What is Antisemitism?
An extract from the concluding chapter of Rabbi Sacks’ book, Not in God’s Name: Confronting Religious Violence.
We still have not understood what antisemitism is and the role it plays in the legitimation of evil. It is the first warning sign of a culture in a state of cognitive collapse. It gives rise to that complex of psychological regressions that lead to evil on a monumental scale: splitting, projection, pathological dualism, dehumanisation, demonisation, a sense of victimhood, and the use of a scapegoat to evade moral responsibility. It allows a culture to blame others for its condition without ever coming to terms with it themselves. The antisemitism flooding through the Arab and Islamic world today is as widespread and virulent as it was in Europe between 1880 and 1945, and it is being disseminated worldwide through the Internet.
Antisemitism is only contingently related to Jews. The real targets of Christians in the age of the Crusades were the Muslims, not the Jews. The targets of Nazi Germany were the European nations that had defeated it in the First World War and humiliated it thereafter. The real targets of the Islamists are secular Islamic regimes and the West, especially those who defeated the Ottoman Empire in 1922 and divided up its spoils. Jews, however, played an essential function in the group psychology of these movements. By fulfilling the role of the
scapegoat, they could be blamed for everything bad that happened to the group. As the mysterious, omnipotent, all-embracing enemy, they united the group, silenced dissent, distracted the mind from painful truths and enabled otherwise utterly incompatible groups to become allies. Today, for example, Islamist groups find it hard to win Western support for the imposition of Sharia law, the beheading of captives, the forced conversion of Christians or the sentencing to death of blasphemers. But when they criticise Israel, they find they no longer stand alone. This brings within the fold such strange fellow travellers as the far right, the anti-globalisation left, and some notoriously politicised human rights organisations, surely the oddest coalition ever assembled in support of people practising terror to bring about theocracy. Note that antisemitism, to succeed, must always disguise its motives. It did so in the Middle Ages by accusing Jews of killing Christian children and spreading the plague. It did so in Nazi Germany in terms drawn from medicine. Jews were the cancer in the midst of the Aryan nation. Today it does so by blaming Israel or Jews, in classic Blood Libel/Protocols of the Elders of Zion style, for controlling America, dominating Europe, manipulating the economy, owning the media, perpetrating 9/11 and all subsequent terrorist attacks, creating AIDS, Ebola, the 2004 tsunami and global warming.
In the Middle Ages Jews were hated for their religion, in the nineteenth and twentieth centuries for their race, and today for their nation state, Israel. In the West, antisemitism is now usually disguised as anti-Zionism. In Arabic, the rhetoric is usually more honest: it speaks openly of Jews. But the targets of Islamist terror in the West – the synagogue guard in Copenhagen, Jewish shoppers in a kosher supermarket in Paris, visitors to the Jewish Museum in Brussels, and so on – were Jewish, not Israeli. The reason is simple. A scapegoat must be someone you can kill without risk of reprisal. Israel can respond. Jews outside Israel cannot. Indeed, that is one compelling reason why Israel exists. It is the only thing protecting Jews from being the scapegoat-victims of the world for another thousand years.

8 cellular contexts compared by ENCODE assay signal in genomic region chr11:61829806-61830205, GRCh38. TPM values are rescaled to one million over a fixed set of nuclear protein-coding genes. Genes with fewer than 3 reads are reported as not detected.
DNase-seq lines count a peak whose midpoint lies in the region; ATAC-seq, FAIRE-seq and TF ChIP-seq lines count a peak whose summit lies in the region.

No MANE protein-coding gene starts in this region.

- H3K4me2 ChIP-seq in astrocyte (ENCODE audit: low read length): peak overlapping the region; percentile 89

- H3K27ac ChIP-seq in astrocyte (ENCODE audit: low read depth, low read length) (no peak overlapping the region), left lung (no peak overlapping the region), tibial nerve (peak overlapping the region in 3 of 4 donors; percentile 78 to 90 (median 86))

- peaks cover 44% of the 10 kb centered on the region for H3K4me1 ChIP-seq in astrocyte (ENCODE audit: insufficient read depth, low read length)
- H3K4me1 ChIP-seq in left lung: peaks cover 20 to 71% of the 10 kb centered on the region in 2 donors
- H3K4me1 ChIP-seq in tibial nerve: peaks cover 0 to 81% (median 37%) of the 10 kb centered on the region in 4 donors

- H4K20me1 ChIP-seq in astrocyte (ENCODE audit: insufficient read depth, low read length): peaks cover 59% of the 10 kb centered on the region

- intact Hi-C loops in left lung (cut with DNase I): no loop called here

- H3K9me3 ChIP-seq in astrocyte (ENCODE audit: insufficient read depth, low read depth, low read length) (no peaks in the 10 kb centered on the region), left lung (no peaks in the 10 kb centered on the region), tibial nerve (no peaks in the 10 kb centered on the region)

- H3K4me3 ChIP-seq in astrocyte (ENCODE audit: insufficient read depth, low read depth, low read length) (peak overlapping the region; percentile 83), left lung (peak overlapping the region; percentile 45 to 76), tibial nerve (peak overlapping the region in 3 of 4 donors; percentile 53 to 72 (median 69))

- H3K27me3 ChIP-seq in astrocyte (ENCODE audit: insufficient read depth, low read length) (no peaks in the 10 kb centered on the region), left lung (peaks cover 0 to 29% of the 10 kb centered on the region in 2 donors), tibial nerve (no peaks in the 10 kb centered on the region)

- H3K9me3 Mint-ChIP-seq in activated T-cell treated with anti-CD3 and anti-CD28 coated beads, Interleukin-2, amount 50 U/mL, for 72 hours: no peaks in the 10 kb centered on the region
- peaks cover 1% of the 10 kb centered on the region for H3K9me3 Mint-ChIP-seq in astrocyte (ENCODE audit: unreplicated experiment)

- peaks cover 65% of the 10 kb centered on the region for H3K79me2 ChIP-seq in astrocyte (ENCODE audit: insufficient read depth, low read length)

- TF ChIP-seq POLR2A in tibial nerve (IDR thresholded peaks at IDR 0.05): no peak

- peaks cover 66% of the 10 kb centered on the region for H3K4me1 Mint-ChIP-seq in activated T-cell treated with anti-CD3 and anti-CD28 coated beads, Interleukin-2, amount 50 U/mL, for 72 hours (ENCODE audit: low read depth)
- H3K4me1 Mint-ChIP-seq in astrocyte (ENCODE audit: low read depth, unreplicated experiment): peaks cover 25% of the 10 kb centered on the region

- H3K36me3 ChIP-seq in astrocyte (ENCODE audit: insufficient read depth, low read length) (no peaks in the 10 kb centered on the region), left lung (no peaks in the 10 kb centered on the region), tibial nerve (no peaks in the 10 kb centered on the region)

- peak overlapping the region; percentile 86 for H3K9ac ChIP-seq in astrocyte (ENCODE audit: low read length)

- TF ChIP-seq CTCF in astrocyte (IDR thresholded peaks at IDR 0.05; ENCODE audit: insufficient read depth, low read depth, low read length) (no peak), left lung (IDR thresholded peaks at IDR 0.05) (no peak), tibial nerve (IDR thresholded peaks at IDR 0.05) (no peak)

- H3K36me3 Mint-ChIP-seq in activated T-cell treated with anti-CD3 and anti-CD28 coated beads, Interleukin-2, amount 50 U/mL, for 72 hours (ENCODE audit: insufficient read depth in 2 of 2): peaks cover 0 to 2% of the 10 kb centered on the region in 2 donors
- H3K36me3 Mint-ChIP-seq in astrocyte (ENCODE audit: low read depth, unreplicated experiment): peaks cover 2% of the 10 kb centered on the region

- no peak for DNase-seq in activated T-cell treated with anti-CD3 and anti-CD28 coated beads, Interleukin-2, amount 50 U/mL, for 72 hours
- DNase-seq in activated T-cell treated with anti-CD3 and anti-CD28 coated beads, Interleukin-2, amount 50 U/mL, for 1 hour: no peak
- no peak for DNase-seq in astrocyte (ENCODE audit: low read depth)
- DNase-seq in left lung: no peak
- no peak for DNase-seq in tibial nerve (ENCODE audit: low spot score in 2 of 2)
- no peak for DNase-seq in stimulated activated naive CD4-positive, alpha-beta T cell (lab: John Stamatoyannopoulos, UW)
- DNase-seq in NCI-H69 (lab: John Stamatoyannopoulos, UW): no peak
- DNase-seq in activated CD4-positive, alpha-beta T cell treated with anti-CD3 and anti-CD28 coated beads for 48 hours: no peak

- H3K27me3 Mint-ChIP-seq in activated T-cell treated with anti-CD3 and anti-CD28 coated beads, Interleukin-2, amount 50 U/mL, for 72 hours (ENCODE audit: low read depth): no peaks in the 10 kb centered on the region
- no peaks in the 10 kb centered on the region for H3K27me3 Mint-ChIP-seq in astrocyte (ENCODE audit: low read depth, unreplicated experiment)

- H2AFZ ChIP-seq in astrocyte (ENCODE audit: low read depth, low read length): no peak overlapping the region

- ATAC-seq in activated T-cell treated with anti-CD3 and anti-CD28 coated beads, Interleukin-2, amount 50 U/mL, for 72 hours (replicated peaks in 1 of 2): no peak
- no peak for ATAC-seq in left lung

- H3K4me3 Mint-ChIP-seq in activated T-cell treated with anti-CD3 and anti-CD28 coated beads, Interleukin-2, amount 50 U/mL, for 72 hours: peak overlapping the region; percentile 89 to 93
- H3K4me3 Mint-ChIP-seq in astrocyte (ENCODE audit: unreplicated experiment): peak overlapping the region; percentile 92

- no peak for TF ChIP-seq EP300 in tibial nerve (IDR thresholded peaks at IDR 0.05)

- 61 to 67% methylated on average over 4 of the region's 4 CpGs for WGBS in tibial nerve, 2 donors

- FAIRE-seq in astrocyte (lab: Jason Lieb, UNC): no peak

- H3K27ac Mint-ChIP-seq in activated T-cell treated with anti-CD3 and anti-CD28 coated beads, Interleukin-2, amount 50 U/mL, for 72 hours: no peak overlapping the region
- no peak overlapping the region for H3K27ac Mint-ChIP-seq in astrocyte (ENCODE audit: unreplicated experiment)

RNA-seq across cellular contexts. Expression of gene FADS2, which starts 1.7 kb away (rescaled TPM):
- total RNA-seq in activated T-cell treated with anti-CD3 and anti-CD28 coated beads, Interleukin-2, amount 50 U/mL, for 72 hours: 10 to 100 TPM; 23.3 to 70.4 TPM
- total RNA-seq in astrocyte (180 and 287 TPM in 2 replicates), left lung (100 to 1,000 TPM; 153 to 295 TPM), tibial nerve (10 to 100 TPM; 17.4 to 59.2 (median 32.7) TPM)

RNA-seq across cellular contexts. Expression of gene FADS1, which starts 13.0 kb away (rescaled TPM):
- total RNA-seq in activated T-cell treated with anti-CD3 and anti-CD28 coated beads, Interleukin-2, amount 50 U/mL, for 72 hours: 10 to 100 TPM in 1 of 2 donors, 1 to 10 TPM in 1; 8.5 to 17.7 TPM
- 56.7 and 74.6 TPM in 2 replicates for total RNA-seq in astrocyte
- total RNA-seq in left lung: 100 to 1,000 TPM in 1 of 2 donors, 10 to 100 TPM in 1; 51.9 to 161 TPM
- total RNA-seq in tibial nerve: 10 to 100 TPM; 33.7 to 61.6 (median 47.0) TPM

No one I know confuses antisemitism with legitimate criticism of Israel. Jews believe that no human, certainly no nation, is above criticism. Judaism is one of the world’s most self-critical cultures. The Hebrew Bible is an extended essay in self-criticism. Antisemitism is not criticism. It is the denial of Jews’ collective right to exist. It changes form over time. In the 1930s, antisemites chanted ‘Jews to Palestine’. Today they chant ‘Jews out of Palestine’. As Israeli novelist Amos Oz put it: They don’t want us to be here. They don’t want us to be there. They don’t want us to be.
The significance of antisemitism, though, is its effect not on Jews but on antisemites. It allows them to see themselves as victims. It enables them to abdicate moral responsibility. Whatever is wrong in the world, ‘It isn’t our fault, it’s theirs. They did it to us. After all, they control the world.’ The result is that hate paralyses the mind and perpetuates the very failures that caused defeat or underachievement in the first place. Antisemitism did not help Christians win the Crusades, or the Nazis win the Second World War. It will not help Muslims in the Middle East, Africa and Asia build societies that will honour God and his image in humankind. Those who hate Jews, hate freedom. Those who seek to eliminate Jews, seek to eliminate freedom.
Antisemitism is a sickness that destroys all who harbour it. Hate harms the hated but it destroys the hater. There is no exception.